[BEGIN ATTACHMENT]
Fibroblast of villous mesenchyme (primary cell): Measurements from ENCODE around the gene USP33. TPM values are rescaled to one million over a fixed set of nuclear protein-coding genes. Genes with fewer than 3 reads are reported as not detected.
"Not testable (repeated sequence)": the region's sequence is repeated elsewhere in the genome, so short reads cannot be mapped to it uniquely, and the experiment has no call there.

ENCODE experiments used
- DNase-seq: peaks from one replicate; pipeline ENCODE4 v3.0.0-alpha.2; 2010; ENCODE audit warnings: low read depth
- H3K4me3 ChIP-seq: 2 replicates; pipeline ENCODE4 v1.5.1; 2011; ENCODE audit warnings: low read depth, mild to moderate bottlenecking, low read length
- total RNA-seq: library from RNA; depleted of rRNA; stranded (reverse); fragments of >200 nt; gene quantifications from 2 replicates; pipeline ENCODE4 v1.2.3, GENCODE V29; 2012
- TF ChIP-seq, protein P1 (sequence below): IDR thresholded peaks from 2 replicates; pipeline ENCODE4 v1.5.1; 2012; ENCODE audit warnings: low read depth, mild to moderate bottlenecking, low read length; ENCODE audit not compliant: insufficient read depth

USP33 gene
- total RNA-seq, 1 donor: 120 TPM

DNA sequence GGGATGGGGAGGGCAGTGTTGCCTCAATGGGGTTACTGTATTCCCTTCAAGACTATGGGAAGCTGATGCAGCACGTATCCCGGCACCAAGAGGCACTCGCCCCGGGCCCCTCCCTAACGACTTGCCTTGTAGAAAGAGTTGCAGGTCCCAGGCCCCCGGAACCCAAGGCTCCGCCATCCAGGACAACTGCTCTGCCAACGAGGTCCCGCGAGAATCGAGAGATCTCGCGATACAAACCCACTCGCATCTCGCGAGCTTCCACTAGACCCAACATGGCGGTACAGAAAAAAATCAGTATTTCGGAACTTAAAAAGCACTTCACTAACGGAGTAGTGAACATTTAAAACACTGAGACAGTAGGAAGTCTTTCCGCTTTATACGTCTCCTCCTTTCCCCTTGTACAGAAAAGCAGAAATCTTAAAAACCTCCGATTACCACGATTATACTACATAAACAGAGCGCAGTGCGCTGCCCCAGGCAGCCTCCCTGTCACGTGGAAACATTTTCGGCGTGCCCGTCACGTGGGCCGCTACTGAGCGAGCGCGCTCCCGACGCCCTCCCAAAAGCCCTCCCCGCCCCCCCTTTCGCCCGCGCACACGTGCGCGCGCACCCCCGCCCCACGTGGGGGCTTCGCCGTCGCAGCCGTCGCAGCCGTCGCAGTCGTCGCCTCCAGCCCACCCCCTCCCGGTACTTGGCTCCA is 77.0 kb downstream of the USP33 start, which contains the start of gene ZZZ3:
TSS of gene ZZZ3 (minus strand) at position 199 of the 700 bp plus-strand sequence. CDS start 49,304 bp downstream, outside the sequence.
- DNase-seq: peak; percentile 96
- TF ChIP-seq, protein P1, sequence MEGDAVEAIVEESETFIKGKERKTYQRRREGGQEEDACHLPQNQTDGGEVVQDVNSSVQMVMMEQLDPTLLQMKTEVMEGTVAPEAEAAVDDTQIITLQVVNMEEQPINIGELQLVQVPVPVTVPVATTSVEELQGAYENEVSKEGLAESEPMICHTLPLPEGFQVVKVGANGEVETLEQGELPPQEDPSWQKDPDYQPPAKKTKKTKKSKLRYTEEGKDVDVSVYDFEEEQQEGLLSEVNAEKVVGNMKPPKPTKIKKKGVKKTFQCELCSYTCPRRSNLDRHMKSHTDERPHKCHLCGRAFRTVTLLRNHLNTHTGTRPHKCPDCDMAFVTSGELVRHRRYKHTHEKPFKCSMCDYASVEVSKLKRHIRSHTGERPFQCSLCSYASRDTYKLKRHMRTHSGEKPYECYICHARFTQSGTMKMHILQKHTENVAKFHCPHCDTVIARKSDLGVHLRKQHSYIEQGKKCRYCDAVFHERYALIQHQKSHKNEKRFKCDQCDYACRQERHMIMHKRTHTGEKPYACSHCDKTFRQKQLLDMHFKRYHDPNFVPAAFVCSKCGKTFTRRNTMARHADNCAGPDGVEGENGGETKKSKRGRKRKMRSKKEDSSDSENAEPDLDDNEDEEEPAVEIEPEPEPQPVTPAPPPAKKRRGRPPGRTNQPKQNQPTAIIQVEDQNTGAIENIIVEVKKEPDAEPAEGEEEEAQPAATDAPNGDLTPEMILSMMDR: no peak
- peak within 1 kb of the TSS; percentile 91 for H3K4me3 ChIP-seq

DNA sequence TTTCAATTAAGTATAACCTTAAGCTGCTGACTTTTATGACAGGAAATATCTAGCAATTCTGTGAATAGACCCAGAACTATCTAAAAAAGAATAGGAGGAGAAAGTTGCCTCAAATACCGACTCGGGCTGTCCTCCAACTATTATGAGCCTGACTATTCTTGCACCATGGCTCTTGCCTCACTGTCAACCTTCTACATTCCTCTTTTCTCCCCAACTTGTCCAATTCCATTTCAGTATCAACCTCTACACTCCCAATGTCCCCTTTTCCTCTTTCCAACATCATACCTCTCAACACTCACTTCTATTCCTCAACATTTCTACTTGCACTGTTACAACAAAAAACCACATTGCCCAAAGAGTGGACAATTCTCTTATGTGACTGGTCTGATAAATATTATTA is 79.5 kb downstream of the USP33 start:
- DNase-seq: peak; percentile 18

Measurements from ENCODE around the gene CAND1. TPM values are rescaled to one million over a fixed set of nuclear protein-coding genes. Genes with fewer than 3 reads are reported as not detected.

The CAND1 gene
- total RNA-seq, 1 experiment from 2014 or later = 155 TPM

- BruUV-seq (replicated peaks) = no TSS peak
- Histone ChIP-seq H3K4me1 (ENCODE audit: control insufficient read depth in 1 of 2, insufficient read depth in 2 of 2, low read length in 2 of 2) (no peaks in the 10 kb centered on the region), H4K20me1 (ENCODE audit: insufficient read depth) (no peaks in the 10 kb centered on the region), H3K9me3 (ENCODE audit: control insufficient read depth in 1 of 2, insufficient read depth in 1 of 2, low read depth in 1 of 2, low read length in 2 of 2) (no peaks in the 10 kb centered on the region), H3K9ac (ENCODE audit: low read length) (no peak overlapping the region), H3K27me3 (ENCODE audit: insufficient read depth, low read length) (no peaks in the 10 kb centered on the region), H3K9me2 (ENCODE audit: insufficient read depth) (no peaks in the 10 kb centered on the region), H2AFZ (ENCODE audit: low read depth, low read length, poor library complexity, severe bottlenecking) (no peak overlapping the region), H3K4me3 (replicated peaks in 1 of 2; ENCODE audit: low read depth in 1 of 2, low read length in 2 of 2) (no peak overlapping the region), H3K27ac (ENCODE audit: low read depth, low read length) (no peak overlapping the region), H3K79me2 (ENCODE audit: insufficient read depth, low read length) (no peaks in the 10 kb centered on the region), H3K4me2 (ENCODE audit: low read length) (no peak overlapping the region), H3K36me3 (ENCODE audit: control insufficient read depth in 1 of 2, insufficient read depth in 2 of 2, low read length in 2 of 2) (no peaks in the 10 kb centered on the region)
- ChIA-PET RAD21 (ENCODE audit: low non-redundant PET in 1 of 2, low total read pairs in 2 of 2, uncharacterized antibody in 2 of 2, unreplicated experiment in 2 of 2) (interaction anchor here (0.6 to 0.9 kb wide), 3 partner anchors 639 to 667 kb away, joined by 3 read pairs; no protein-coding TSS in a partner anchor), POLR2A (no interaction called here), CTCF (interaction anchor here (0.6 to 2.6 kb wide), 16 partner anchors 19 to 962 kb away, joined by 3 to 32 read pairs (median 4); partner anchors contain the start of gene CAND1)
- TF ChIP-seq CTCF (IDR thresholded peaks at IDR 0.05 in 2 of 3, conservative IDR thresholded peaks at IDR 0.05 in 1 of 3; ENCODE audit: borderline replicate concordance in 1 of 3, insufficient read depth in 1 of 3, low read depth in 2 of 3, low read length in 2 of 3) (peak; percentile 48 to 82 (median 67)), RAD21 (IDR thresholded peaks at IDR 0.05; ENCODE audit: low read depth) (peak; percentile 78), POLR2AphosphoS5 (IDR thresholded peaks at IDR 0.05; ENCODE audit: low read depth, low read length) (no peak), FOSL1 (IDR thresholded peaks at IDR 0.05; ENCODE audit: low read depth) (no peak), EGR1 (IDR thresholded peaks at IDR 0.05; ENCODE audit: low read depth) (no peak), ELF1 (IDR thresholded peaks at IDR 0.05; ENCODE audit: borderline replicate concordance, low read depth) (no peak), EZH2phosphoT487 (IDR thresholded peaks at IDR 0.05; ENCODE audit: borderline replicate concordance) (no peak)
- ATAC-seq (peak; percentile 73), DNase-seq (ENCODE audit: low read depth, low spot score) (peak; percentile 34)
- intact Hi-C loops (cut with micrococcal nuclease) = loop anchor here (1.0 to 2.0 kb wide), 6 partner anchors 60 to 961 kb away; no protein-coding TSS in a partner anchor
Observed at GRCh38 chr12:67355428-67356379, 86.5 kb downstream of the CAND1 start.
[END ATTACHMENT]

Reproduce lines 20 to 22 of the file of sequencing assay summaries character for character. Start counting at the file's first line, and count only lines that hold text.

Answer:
- BruUV-seq (replicated peaks) = no TSS peak
- Histone ChIP-seq H3K4me1 (ENCODE audit: control insufficient read depth in 1 of 2, insufficient read depth in 2 of 2, low read length in 2 of 2) (no peaks in the 10 kb centered on the region), H4K20me1 (ENCODE audit: insufficient read depth) (no peaks in the 10 kb centered on the region), H3K9me3 (ENCODE audit: control insufficient read depth in 1 of 2, insufficient read depth in 1 of 2, low read depth in 1 of 2, low read length in 2 of 2) (no peaks in the 10 kb centered on the region), H3K9ac (ENCODE audit: low read length) (no peak overlapping the region), H3K27me3 (ENCODE audit: insufficient read depth, low read length) (no peaks in the 10 kb centered on the region), H3K9me2 (ENCODE audit: insufficient read depth) (no peaks in the 10 kb centered on the region), H2AFZ (ENCODE audit: low read depth, low read length, poor library complexity, severe bottlenecking) (no peak overlapping the region), H3K4me3 (replicated peaks in 1 of 2; ENCODE audit: low read depth in 1 of 2, low read length in 2 of 2) (no peak overlapping the region), H3K27ac (ENCODE audit: low read depth, low read length) (no peak overlapping the region), H3K79me2 (ENCODE audit: insufficient read depth, low read length) (no peaks in the 10 kb centered on the region), H3K4me2 (ENCODE audit: low read length) (no peak overlapping the region), H3K36me3 (ENCODE audit: control insufficient read depth in 1 of 2, insufficient read depth in 2 of 2, low read length in 2 of 2) (no peaks in the 10 kb centered on the region)
- ChIA-PET RAD21 (ENCODE audit: low non-redundant PET in 1 of 2, low total read pairs in 2 of 2, uncharacterized antibody in 2 of 2, unreplicated experiment in 2 of 2) (interaction anchor here (0.6 to 0.9 kb wide), 3 partner anchors 639 to 667 kb away, joined by 3 read pairs; no protein-coding TSS in a partner anchor), POLR2A (no interaction called here), CTCF (interaction anchor here (0.6 to 2.6 kb wide), 16 partner anchors 19 to 962 kb away, joined by 3 to 32 read pairs (median 4); partner anchors contain the start of gene CAND1)